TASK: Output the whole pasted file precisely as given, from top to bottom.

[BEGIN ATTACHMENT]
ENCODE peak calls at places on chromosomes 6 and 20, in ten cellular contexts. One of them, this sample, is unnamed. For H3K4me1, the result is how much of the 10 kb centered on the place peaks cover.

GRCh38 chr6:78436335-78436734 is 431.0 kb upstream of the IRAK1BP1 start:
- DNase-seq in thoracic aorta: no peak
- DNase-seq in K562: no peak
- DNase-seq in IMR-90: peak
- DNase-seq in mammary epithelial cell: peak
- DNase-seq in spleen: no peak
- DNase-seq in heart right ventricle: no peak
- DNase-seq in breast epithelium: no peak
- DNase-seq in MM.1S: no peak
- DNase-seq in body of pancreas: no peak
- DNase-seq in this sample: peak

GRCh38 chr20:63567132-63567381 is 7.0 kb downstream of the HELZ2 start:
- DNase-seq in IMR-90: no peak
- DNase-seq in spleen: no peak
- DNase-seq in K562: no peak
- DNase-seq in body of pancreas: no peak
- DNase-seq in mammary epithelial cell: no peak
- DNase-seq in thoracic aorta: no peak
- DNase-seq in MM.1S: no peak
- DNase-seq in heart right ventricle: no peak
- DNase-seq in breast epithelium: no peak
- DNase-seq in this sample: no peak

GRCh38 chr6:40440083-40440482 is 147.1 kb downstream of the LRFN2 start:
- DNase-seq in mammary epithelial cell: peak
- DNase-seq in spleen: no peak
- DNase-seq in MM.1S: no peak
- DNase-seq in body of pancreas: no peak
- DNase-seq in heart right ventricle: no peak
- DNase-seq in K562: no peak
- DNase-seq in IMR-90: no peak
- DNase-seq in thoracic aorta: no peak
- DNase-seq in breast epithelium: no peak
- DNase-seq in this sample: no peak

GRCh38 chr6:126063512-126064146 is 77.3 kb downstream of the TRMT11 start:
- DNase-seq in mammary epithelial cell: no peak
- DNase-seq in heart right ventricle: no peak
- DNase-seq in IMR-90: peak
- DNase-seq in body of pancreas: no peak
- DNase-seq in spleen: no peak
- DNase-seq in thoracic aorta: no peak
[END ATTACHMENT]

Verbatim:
ENCODE peak calls at places on chromosomes 6 and 20, in ten cellular contexts. One of them, this sample, is unnamed. For H3K4me1, the result is how much of the 10 kb centered on the place peaks cover.

GRCh38 chr6:78436335-78436734 is 431.0 kb upstream of the IRAK1BP1 start:
- DNase-seq in thoracic aorta: no peak
- DNase-seq in K562: no peak
- DNase-seq in IMR-90: peak
- DNase-seq in mammary epithelial cell: peak
- DNase-seq in spleen: no peak
- DNase-seq in heart right ventricle: no peak
- DNase-seq in breast epithelium: no peak
- DNase-seq in MM.1S: no peak
- DNase-seq in body of pancreas: no peak
- DNase-seq in this sample: peak

GRCh38 chr20:63567132-63567381 is 7.0 kb downstream of the HELZ2 start:
- DNase-seq in IMR-90: no peak
- DNase-seq in spleen: no peak
- DNase-seq in K562: no peak
- DNase-seq in body of pancreas: no peak
- DNase-seq in mammary epithelial cell: no peak
- DNase-seq in thoracic aorta: no peak
- DNase-seq in MM.1S: no peak
- DNase-seq in heart right ventricle: no peak
- DNase-seq in breast epithelium: no peak
- DNase-seq in this sample: no peak

GRCh38 chr6:40440083-40440482 is 147.1 kb downstream of the LRFN2 start:
- DNase-seq in mammary epithelial cell: peak
- DNase-seq in spleen: no peak
- DNase-seq in MM.1S: no peak
- DNase-seq in body of pancreas: no peak
- DNase-seq in heart right ventricle: no peak
- DNase-seq in K562: no peak
- DNase-seq in IMR-90: no peak
- DNase-seq in thoracic aorta: no peak
- DNase-seq in breast epithelium: no peak
- DNase-seq in this sample: no peak

GRCh38 chr6:126063512-126064146 is 77.3 kb downstream of the TRMT11 start:
- DNase-seq in mammary epithelial cell: no peak
- DNase-seq in heart right ventricle: no peak
- DNase-seq in IMR-90: peak
- DNase-seq in body of pancreas: no peak
- DNase-seq in spleen: no peak
- DNase-seq in thoracic aorta: no peak